Brandon said...

Congratulations on acquiring the best gong fu cup on the planet :)

Brent said...


Out of all the lovelies here, you chose to comment on the $1.50 cup? :) It is a great cup though. I didn't see it the first time I went to Daiso, but they had one left when I went back so I snapped it up.


~ Phyll said...

Hey Brent, I'm a bit of a pen lover, too. I am partial to Caran D'ache fountain pens.

A few months ago I bought a Noodler's ink (color: "Beaver", dark brown). While I like the color, it takes a long time to dry, even on good cotton paper. Are the Ottoman Azure and the Heart of Darkness quick to dry? For standard black, I use Pelikan Brilliant Black, and for regular blue, I use Caran D'ache Blue Sky.

Rhodia pads are nice to write on. Have you tried Clairfontaine notebooks/pads?

Brent said...


Heart of Darkness has an average-ish drying time, but Ottoman Azure is pretty slow. It's not as bad as I hear Noodler's x-feather inks are (I've heard those can take minutes to dry), but I wouldn't rely on Ottoman Azure for fast note-taking. It's such a lovely color, though!

Blue sky is on my list of blue inks to sample (Have you heard of Pear Tree Pens, by the way? I love their ink samplers). I have read great things about Pelikan Brilliant Black, but as I still have quite a bit of HoD to go through, it will have to wait. :)

I haven't tried Clairefontaine paper yet, as I don't really like any of the pad styles I've seen so far, but I may throw a little notebook in with an order sometime.

Thanks for the comment,


~ Phyll said...

Have you heard of Pear Tree Pens, by the way?

That's where I got my pads and inks from. I think they have a great variety of ink brands and color spectrum availability.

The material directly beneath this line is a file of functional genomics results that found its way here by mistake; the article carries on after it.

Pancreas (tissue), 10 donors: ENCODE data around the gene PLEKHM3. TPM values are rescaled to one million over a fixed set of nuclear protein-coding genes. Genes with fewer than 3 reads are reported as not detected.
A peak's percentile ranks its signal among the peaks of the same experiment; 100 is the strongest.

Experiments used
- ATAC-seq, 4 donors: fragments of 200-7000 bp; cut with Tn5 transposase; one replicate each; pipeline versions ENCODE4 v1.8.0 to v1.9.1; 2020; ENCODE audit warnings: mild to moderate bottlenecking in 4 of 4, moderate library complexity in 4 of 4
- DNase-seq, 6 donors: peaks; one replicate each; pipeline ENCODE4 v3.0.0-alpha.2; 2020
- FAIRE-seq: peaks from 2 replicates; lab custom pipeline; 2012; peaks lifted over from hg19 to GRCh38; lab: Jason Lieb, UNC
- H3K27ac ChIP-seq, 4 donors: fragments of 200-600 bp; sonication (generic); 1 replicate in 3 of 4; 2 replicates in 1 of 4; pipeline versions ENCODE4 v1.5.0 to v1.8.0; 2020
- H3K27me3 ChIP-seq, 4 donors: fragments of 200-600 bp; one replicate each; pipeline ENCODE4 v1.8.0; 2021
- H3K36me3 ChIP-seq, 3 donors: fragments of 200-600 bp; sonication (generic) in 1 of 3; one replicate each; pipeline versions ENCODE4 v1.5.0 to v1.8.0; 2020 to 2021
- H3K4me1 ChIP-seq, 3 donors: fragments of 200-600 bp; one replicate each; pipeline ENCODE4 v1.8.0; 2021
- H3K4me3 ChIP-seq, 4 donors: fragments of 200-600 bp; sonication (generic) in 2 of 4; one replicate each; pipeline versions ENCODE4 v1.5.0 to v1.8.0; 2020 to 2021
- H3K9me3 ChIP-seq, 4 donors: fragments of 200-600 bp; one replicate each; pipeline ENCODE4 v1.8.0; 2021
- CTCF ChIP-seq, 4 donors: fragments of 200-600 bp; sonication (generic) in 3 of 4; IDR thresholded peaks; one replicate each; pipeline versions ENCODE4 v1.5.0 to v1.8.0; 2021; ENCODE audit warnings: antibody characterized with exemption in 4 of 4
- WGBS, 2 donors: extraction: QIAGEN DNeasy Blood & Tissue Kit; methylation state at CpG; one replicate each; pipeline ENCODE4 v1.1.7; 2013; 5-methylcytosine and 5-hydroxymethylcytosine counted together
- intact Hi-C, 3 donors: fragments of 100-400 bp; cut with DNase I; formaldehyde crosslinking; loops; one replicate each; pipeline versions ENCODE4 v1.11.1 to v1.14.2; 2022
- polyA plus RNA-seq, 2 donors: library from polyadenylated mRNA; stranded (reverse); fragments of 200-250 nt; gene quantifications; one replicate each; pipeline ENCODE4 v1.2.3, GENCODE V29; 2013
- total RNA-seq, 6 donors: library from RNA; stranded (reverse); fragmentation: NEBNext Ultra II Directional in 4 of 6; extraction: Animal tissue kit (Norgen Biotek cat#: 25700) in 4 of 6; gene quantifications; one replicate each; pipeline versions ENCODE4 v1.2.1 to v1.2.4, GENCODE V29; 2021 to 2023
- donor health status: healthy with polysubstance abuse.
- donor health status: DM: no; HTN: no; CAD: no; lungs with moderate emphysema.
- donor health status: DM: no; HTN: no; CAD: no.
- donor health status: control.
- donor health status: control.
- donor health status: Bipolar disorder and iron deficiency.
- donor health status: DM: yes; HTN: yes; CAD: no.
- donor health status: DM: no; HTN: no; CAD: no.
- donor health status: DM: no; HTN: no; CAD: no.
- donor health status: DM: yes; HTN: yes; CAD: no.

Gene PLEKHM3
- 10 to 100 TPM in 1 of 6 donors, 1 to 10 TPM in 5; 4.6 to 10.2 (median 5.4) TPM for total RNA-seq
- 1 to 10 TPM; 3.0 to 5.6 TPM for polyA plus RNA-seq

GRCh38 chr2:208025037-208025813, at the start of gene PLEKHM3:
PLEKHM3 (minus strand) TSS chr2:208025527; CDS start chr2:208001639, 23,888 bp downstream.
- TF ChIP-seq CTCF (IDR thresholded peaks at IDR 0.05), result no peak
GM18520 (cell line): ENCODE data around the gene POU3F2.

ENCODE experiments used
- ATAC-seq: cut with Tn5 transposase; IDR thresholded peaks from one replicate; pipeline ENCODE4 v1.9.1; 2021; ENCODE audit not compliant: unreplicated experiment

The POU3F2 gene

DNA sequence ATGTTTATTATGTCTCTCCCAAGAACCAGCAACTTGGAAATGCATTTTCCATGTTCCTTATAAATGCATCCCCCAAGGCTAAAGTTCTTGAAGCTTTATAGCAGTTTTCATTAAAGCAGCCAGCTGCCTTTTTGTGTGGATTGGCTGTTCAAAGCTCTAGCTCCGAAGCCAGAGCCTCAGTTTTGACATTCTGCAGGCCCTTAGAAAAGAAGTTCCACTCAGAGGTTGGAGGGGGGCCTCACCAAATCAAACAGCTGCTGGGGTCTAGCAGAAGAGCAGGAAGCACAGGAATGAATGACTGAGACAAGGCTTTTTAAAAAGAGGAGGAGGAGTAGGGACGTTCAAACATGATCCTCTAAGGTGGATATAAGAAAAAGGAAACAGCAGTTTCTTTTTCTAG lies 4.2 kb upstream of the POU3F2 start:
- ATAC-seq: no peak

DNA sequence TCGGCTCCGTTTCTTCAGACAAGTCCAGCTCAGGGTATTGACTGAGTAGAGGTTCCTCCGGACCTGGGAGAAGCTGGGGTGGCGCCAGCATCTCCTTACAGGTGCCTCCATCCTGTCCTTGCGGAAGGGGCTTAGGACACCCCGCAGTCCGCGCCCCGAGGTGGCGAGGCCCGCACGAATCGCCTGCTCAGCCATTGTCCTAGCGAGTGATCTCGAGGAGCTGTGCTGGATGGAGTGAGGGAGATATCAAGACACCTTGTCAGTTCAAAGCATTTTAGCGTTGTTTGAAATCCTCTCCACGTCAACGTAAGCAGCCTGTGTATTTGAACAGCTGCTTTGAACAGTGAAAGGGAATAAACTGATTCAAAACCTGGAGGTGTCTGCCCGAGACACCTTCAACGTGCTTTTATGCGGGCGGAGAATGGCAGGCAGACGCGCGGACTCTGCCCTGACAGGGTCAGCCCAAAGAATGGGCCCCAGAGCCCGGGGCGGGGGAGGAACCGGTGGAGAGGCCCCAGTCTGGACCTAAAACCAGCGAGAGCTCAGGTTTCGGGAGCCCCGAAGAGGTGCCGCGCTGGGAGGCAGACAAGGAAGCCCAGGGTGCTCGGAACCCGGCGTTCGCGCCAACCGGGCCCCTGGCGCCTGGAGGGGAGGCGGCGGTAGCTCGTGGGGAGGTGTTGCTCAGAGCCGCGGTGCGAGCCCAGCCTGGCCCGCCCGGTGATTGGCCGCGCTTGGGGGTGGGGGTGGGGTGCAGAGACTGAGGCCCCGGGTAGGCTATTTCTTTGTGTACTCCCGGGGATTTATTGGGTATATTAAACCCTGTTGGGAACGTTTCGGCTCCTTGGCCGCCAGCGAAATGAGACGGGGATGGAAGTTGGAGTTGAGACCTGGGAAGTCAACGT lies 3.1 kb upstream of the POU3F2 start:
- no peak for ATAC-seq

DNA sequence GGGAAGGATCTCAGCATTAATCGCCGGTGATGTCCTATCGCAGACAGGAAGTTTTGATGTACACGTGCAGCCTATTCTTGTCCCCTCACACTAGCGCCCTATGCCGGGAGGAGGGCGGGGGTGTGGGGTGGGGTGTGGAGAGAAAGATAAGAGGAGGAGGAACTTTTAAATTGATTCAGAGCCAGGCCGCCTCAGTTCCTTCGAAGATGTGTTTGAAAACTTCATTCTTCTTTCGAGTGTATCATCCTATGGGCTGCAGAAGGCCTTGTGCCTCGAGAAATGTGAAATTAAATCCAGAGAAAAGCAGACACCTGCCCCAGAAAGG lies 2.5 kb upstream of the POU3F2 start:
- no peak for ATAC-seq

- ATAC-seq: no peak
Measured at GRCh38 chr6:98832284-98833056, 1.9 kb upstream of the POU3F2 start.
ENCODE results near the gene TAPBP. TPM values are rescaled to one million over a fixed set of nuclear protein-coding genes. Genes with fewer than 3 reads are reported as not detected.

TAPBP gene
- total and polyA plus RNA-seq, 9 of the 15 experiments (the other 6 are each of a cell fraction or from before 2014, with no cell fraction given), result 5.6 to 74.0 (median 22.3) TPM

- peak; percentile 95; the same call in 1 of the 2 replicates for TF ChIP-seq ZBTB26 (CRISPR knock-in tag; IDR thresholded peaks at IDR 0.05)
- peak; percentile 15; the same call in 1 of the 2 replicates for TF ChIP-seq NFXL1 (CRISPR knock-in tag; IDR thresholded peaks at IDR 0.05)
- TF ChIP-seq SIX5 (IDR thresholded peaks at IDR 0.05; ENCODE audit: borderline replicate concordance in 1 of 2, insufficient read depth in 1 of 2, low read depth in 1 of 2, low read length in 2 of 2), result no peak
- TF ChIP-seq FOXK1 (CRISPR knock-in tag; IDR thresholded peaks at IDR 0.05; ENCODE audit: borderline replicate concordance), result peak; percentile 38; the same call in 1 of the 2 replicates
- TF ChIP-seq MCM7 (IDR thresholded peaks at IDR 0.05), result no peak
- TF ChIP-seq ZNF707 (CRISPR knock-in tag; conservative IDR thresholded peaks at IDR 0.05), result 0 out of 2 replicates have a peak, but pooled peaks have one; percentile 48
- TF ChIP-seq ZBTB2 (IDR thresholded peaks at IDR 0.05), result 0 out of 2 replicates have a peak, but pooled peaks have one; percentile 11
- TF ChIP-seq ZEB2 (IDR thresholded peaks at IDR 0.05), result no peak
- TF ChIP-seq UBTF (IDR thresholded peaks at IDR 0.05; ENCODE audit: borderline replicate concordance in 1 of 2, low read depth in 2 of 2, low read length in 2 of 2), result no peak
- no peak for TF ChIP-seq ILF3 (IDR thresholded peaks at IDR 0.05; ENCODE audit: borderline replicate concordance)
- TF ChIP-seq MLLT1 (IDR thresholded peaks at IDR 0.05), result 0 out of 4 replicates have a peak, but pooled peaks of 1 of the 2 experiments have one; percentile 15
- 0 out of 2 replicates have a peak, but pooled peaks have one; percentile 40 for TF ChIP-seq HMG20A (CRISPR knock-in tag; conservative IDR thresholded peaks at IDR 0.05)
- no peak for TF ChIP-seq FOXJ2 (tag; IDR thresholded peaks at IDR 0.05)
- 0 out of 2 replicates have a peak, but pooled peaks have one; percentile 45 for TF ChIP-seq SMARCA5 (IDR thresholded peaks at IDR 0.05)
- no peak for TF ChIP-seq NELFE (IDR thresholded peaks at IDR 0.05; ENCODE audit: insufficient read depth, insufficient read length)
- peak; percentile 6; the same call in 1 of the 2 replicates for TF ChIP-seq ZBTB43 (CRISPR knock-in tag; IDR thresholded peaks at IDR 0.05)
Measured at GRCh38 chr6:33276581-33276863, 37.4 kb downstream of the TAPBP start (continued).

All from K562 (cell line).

Lewis said...

I rather enjoyed seeing your powers of description applied to pens, papers and inks. :)

Brent said...


Yes, they have a pretty neat store. I'm surprised more companies don't do sampler packs like they do; it's kind of a no-brainer.


Powers of description, eh? I'm sure my family would be interested to hear that, as my powers of observation are pretty poor; I have gone weeks without noticing, for example, a new piece of furniture. I guess this just means I'm making everything up. :)


Anonymous said...

Well, you're a guy. You're not supposed to notice things. I bet you could describe the new piece of furniture really well if asked to, though. ;)

Anonymous said...

Ugh. That's supposed say Lewis, not Multiple Infusions. I'm still trying to figure out this OpenID / ClaimID thing.

Anonymous said...

You might be interested in the Japanese fountain pen Namiki. It comes in a choice of nib including utrafine and has a point which is retractable.

Brent said...


I have looked at some of the Namiki/Pilot capless models, and I do like them. Sadly, I can't justify buying any more pens at the moment. :)


Kaitlin said...

I love this blog. Great posts. It seems effortless and natural. A great read.

Brent said...

Thanks Kaitlin!

I wonder, though, would it be better for me to put effort into something that looks effortless, or effortlessly make something that looks like it took a great deal of effort? :)

Thanks again (also for putting up with my smart-ass response, haha),

Sie Whange said...

It is a nice blog.Congratulations on acquiring the best gong fu cup on the planet.I like green tea of China.So about some idea in this tea.